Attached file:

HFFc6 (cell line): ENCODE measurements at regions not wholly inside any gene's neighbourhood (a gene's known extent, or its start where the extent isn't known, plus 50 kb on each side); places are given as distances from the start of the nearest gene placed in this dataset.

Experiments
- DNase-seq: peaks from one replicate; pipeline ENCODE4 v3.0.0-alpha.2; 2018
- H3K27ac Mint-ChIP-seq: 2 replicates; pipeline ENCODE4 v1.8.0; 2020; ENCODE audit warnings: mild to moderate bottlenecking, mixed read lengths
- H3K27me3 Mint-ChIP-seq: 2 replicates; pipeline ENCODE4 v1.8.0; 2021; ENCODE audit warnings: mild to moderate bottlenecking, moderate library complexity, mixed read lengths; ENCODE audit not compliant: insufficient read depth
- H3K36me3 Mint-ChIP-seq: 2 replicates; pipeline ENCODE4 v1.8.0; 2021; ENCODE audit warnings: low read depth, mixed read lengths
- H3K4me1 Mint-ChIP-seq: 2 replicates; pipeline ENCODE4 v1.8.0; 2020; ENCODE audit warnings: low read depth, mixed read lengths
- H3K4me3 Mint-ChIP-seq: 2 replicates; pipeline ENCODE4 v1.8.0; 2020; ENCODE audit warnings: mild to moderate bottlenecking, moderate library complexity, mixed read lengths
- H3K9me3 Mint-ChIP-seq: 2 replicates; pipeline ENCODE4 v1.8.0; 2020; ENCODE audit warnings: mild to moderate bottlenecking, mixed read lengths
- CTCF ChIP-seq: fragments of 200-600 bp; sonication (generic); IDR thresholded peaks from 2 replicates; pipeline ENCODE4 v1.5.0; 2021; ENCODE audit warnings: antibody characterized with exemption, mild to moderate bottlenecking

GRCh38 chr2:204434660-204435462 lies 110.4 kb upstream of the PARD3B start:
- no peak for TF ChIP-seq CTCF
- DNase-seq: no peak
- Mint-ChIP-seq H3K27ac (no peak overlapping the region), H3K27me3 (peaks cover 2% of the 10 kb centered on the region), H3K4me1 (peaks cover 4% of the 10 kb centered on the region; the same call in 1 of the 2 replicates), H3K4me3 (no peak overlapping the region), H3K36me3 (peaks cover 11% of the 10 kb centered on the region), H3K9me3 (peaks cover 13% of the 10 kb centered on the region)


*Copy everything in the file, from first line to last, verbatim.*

HFFc6 (cell line): ENCODE measurements at regions not wholly inside any gene's neighbourhood (a gene's known extent, or its start where the extent isn't known, plus 50 kb on each side); places are given as distances from the start of the nearest gene placed in this dataset.

Experiments
- DNase-seq: peaks from one replicate; pipeline ENCODE4 v3.0.0-alpha.2; 2018
- H3K27ac Mint-ChIP-seq: 2 replicates; pipeline ENCODE4 v1.8.0; 2020; ENCODE audit warnings: mild to moderate bottlenecking, mixed read lengths
- H3K27me3 Mint-ChIP-seq: 2 replicates; pipeline ENCODE4 v1.8.0; 2021; ENCODE audit warnings: mild to moderate bottlenecking, moderate library complexity, mixed read lengths; ENCODE audit not compliant: insufficient read depth
- H3K36me3 Mint-ChIP-seq: 2 replicates; pipeline ENCODE4 v1.8.0; 2021; ENCODE audit warnings: low read depth, mixed read lengths
- H3K4me1 Mint-ChIP-seq: 2 replicates; pipeline ENCODE4 v1.8.0; 2020; ENCODE audit warnings: low read depth, mixed read lengths
- H3K4me3 Mint-ChIP-seq: 2 replicates; pipeline ENCODE4 v1.8.0; 2020; ENCODE audit warnings: mild to moderate bottlenecking, moderate library complexity, mixed read lengths
- H3K9me3 Mint-ChIP-seq: 2 replicates; pipeline ENCODE4 v1.8.0; 2020; ENCODE audit warnings: mild to moderate bottlenecking, mixed read lengths
- CTCF ChIP-seq: fragments of 200-600 bp; sonication (generic); IDR thresholded peaks from 2 replicates; pipeline ENCODE4 v1.5.0; 2021; ENCODE audit warnings: antibody characterized with exemption, mild to moderate bottlenecking

GRCh38 chr2:204434660-204435462 lies 110.4 kb upstream of the PARD3B start:
- no peak for TF ChIP-seq CTCF
- DNase-seq: no peak
- Mint-ChIP-seq H3K27ac (no peak overlapping the region), H3K27me3 (peaks cover 2% of the 10 kb centered on the region), H3K4me1 (peaks cover 4% of the 10 kb centered on the region; the same call in 1 of the 2 replicates), H3K4me3 (no peak overlapping the region), H3K36me3 (peaks cover 11% of the 10 kb centered on the region), H3K9me3 (peaks cover 13% of the 10 kb centered on the region)